Since late 2016, the Transport for London has been running a pilot scheme, providing wifi to passengers while logging and retaining all the wifi traffic coming in and out of its access points, compiling a massive dossier on every tube-rider who had wifi turned on for their devices, whether or not they ever accessed the wifi service.
In a document obtained under a Freedom of Information request, TfL plans to make £322m "over the next eight years by being able to quantify asset value based on the number of eyeballs/impressions and dynamically trade advertising space."
A TfL spokesperson also refused to rule out selling "aggregated customer data to third parties." While the UK has some good data protection laws thanks to the EU, it also inherited the EU's train-sized loophole, which is that companies that collect customer data can do anything they want with it, so long as they "de-identify" it first -- though the EU Directive does not establish what it means to de-identify a data-set, nor do many computer scientists believe that this is possible (with very good reason).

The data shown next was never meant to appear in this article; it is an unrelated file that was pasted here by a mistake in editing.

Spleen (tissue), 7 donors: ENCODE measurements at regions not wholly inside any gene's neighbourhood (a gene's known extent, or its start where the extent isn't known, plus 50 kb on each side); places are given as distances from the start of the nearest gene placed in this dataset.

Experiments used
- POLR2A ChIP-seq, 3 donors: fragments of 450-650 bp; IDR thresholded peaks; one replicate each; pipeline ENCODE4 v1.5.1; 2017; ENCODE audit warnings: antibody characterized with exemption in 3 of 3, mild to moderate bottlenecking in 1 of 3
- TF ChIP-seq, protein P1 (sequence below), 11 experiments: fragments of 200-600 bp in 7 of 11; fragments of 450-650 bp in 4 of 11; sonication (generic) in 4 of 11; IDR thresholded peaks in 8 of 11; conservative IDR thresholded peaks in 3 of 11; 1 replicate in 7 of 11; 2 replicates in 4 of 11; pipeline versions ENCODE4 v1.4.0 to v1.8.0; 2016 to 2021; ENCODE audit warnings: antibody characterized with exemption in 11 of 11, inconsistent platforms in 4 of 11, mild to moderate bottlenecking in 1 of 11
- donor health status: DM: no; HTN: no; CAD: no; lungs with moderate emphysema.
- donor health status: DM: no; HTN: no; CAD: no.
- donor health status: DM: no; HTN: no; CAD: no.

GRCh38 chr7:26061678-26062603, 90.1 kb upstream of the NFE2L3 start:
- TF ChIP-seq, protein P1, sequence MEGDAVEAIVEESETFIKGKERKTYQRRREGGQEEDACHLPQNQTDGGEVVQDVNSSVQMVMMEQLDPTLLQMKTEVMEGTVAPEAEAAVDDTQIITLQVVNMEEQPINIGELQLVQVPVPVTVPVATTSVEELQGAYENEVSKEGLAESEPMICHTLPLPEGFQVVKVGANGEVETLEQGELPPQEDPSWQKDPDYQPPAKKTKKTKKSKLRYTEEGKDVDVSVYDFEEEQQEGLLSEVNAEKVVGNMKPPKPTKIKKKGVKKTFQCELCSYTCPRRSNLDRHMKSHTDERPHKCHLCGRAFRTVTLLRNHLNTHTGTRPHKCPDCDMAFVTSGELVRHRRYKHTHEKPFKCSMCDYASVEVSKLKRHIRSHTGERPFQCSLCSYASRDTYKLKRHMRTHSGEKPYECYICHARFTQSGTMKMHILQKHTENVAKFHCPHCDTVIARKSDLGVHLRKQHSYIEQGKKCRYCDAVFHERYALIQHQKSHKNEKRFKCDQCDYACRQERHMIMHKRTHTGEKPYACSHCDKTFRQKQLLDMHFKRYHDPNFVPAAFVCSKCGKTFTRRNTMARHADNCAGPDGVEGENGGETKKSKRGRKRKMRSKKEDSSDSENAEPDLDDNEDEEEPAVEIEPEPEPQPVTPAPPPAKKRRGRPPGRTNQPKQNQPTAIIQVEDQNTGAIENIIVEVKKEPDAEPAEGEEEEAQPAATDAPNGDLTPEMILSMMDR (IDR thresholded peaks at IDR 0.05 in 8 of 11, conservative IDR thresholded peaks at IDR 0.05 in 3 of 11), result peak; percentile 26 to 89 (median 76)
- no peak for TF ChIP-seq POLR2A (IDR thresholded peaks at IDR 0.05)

Maria Farrell, internet policy consultant at the Open Rights Group, told Sky News: "What they told people at the time was we're going to use this data to improve services. But now thanks to [Sky News] investigative reporting, we find out that it's partly to improve the services, but also it's to exploit people's data for revenue, doing advertising."
TfL worked with the Information Commissioner's Office on the scheme and said that user data was anonymised. But privacy experts have cast doubt on the implementation.
Paul-Olivier Dehaye, the cofounder of PersonalData.IO, told Sky News: "TfL don't seem to understand what 'anonymised' means in data protection terms. While the pilot was running, the data was merely pseudonymisation, while retaining the technical capacity of easily combining this data with external datasets.
"In essence, the value and dangers of this data are still fully there, but TfL has merely constructed a fiction that the individuals were not identifiable and conveniently assumed that would free them from the legal safeguards."